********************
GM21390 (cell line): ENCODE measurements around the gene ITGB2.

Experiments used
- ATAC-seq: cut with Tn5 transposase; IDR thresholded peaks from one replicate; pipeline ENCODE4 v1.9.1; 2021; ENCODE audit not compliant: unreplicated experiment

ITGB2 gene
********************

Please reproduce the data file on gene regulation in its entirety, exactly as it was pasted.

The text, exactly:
GM21390 (cell line): ENCODE measurements around the gene ITGB2.

Experiments used
- ATAC-seq: cut with Tn5 transposase; IDR thresholded peaks from one replicate; pipeline ENCODE4 v1.9.1; 2021; ENCODE audit not compliant: unreplicated experiment

ITGB2 gene